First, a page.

Need help: Android with MIT app, to Raspberry Pi, Python, Waveshare servo HAT to 16 servo

My project: Use MIT App Inventor on my Android phone (Currently Samsung Galaxy S9+ with Android version 10 but need it to run on any android); Send text to a Raspberry Pi (currently using a Pi4 but will be switching to Pi Zero W because I want to reduce the size); on top of the Pi 40 pin GPIO is a Waveshare servo driver hat (Which controls 16 servos, (I'm currently using the Waveshare sample Python code to get the 16 servos rotating, with minimal understanding of Python code.))

So the MIT app needs to send text such as S1F for rotating servo number one to the full +180 degrees (clockwise), S1N to turn it to the mid position; and S1B to rotate it to the opposite -180 degrees.

So 48 different text, to Python on the Pi, and the Waveshare hat turns the servos.

Now there are several video tutorials showing similar workings with an Arduino. (Credit to Binary Updates for there video tutorial turning an LED on and off, this is where I got started)

I have not seen this working with a Raspberry Pi.

Seems everyone is getting error code: 507 unable to connect. Is the device turned on?

I have spent countless hours building an MIT app, with tons of bells and whistles, but I can't get it to communicate with the Pi.

Can someone help me get this project working?
Sample code,
(willing to pay for either as long as I can get this working)

  1. It's not an appinventor bug, but a programming bug, so bad department.
  2. The error number indicates that you want to connect via bluetooth, which you didn't mention.
  3. Which BT module are you using.
  4. Show the blocks used to connect to BT.

Hello Eric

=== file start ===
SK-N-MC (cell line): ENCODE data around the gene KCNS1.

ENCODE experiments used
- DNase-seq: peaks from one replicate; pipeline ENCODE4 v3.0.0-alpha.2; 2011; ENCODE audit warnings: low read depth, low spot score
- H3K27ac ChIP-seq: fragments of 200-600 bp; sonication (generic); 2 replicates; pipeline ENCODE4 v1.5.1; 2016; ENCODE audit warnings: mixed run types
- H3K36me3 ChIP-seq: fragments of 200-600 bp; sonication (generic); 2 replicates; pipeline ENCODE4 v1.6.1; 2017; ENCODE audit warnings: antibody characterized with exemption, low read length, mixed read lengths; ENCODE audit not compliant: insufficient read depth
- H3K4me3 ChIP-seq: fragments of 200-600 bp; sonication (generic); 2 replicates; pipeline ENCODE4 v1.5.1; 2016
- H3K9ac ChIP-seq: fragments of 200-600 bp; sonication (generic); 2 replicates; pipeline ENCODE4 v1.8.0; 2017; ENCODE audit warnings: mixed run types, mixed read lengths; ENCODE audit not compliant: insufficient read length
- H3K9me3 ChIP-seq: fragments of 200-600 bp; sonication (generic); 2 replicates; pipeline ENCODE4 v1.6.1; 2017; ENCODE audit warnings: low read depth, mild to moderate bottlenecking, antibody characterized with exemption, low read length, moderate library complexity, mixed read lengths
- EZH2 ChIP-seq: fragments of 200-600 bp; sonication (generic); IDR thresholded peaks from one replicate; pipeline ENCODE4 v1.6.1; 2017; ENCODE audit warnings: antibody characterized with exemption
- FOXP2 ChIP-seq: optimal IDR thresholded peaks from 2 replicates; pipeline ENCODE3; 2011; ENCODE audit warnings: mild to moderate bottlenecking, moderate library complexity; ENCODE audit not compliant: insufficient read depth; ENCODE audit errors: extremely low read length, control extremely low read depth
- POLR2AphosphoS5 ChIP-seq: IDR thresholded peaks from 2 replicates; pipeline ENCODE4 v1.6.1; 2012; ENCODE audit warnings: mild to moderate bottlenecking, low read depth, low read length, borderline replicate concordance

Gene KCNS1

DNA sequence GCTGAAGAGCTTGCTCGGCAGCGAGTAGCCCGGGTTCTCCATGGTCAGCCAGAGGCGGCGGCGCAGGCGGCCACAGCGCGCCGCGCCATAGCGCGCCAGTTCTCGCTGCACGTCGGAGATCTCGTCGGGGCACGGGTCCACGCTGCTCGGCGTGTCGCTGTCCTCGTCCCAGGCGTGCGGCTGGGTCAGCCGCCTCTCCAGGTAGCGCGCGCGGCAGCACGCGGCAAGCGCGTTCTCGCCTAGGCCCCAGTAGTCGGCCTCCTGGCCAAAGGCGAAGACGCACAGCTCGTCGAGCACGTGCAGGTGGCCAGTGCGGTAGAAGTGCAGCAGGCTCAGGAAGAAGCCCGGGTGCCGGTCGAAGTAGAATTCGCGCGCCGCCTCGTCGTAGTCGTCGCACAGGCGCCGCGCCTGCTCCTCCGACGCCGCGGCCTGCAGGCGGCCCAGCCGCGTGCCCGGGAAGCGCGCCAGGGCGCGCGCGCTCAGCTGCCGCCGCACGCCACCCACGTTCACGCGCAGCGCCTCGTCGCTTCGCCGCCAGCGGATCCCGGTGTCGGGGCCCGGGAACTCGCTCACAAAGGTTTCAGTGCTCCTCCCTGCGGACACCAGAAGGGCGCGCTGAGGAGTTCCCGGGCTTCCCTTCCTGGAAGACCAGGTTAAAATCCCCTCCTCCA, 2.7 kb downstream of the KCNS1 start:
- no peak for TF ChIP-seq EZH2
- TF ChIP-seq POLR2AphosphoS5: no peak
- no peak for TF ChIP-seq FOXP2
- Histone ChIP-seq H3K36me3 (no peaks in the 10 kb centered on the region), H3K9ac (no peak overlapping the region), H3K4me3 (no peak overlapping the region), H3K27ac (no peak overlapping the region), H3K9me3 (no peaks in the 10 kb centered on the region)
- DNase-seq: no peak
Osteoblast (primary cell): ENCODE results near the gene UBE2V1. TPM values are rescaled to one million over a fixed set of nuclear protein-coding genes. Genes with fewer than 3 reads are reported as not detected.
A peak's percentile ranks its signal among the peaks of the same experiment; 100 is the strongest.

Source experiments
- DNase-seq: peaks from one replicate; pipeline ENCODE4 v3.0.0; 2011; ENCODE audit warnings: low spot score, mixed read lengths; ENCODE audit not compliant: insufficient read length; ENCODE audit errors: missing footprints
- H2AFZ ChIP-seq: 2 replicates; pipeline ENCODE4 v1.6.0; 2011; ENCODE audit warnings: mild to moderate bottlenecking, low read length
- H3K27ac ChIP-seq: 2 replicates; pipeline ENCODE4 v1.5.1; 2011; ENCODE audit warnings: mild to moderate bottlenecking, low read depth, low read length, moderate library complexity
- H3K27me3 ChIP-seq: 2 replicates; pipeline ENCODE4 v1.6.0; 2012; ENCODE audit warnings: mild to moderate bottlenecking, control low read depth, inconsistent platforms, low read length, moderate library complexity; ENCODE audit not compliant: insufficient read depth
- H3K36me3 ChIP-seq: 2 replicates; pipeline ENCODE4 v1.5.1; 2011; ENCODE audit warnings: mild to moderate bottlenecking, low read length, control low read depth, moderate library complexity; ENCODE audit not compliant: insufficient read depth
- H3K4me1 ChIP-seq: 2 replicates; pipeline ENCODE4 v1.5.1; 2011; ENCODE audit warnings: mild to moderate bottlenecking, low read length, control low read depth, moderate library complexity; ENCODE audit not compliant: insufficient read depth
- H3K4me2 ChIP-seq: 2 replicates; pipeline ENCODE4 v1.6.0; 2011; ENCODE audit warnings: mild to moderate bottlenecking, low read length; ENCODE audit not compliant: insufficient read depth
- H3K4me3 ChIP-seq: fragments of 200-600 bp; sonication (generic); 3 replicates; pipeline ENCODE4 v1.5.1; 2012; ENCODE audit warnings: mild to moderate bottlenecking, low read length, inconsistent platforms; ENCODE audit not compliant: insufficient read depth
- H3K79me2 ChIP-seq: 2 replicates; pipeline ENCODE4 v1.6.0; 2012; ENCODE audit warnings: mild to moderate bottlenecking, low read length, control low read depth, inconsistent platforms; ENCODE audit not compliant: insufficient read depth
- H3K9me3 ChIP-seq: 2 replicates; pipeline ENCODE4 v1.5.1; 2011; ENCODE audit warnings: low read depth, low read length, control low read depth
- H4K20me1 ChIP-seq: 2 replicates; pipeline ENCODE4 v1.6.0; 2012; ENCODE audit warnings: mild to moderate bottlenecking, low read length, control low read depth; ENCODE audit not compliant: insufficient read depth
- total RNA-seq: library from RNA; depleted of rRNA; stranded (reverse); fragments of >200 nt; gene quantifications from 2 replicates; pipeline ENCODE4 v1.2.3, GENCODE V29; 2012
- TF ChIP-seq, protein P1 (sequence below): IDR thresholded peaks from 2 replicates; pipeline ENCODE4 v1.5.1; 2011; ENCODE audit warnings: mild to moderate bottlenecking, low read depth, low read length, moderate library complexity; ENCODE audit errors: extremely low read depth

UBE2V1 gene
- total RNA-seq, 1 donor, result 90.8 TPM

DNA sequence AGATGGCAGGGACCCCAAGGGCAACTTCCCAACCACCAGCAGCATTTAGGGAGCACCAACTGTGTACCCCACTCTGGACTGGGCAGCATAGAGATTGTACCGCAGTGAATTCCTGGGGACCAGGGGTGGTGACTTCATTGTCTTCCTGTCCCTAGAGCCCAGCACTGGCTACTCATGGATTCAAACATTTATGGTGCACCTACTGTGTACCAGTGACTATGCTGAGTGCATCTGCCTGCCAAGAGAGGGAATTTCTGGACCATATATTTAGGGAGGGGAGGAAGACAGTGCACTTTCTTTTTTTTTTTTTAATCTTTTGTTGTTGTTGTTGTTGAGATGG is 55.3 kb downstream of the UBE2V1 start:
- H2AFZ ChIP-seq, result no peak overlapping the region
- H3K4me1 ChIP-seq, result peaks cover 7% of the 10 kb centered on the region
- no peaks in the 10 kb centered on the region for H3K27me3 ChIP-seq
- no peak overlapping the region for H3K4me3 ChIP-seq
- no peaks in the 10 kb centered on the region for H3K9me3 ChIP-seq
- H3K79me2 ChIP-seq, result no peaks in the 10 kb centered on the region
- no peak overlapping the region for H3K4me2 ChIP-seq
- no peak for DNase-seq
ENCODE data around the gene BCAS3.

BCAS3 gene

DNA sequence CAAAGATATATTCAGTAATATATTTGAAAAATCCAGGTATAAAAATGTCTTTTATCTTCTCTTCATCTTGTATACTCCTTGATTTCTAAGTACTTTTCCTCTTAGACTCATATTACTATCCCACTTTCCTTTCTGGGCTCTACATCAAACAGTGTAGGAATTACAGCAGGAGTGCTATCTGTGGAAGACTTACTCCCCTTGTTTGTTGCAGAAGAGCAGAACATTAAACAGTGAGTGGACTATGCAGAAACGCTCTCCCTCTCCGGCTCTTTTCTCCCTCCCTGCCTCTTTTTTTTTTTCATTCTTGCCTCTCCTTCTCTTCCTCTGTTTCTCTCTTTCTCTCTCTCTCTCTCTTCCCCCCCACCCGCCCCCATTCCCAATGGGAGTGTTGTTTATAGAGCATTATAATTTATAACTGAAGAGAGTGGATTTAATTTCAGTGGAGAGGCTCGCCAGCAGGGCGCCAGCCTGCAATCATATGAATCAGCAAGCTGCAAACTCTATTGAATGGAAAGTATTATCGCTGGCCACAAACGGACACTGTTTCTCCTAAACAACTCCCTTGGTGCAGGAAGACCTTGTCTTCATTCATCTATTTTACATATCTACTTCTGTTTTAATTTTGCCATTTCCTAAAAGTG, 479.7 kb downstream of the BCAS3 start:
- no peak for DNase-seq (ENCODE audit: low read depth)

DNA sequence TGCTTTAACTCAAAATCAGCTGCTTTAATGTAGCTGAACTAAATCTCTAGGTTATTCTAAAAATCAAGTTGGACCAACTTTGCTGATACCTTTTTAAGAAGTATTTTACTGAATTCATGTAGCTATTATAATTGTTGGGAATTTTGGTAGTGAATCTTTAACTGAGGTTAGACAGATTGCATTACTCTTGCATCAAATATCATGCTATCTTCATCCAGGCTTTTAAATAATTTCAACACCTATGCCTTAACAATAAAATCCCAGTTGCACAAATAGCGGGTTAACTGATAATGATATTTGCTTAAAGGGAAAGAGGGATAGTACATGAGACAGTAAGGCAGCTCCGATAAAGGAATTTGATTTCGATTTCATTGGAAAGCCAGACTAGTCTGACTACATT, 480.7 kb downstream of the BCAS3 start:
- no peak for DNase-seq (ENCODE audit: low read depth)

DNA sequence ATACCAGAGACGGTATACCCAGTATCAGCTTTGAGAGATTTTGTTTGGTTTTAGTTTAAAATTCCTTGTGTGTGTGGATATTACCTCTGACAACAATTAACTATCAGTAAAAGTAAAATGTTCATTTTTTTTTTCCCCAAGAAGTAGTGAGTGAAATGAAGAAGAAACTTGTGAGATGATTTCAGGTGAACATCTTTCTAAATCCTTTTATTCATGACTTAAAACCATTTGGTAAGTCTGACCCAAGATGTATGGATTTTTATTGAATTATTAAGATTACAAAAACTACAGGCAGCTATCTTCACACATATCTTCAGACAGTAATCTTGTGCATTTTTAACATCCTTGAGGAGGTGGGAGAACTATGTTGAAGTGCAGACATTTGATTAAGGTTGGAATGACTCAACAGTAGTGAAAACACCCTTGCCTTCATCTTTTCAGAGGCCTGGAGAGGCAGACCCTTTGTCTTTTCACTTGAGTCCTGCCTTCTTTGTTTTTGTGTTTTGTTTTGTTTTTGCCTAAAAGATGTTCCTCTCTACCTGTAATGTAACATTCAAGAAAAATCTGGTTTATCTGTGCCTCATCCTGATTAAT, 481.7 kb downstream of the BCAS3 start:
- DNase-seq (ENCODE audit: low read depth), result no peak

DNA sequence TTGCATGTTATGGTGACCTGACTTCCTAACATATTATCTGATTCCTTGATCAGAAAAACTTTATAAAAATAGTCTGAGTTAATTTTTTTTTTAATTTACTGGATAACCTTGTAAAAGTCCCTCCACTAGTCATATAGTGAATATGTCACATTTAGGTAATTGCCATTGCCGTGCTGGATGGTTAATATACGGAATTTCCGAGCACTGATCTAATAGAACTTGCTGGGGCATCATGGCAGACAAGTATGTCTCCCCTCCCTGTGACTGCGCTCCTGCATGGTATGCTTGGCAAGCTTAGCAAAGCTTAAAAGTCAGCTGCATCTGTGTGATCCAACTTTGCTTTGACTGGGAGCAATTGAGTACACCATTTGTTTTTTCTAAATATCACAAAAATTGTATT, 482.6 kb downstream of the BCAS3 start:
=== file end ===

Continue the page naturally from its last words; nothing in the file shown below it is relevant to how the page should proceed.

Your best move is to make just a tiny project with the sole aim of getting your App and Pi comms working. There are probably several reasons that the Arduino is more popular than Pi, one of them undoubtedly is the size.

Now, you say you need to "send text" (commands) - but you don't say how. The most popular way is via Bluetooth. Does your Pi (Pi4 and Pi zero) have bluetooth built-in? Yes they do, they have BLE. So your App needs to use the latest MIT BLE extension. Is that what you have been trying to use? When you say you can't get your App to communicate, where in the process does it actually fail? Code 507 = Unable to connect:

  1. Ensure the Pi is switched on and it's BLE is activated.
  2. On your phone, ensure Bluetooth is on and Google Fine Locate is on too.

You will find MIT BLE Extension 20200828 on my website, along with a lot of other useful info.

I went with the MIT app because the Binary Update video seemed simple enough. Simple in that it was NOT technical, and to be honest, I don't want to spend weeks figuring this out.

Hi Eric

You are using "Classic" Bluetooth when your Pi is a BLE device. Hence your issue.

Attached is a basic send text project. For it to be able to send it's test text, you will need to replace the UUIDs with those of your Pi.

We probably need to see your Python code (file) that receives the text from the App, unless you are 100% sure it is already correct.

In this project, buttons become available as each stage of the connection process is completed.

A few years ago you could connect an app with App Inventor with RBP using classic Bluetooth.
Setting up Bluetooth on Raspberry can be tricky. (it is in Spanish)

Here other example:

All this is becoming too technical

This is the Waveshare Python code


import time
import math
import smbus


Raspi PCA9685 16-Channel PWM Servo Driver


class PCA9685:


__SUBADR1 = 0x02
__SUBADR2 = 0x03
__SUBADR3 = 0x04
__MODE1 = 0x00
__LED0_ON_L = 0x06
__LED0_ON_H = 0x07
__LED0_OFF_L = 0x08
__LED0_OFF_H = 0x09

def init(self, address=0x40, debug=False):
self.bus = smbus.SMBus(1)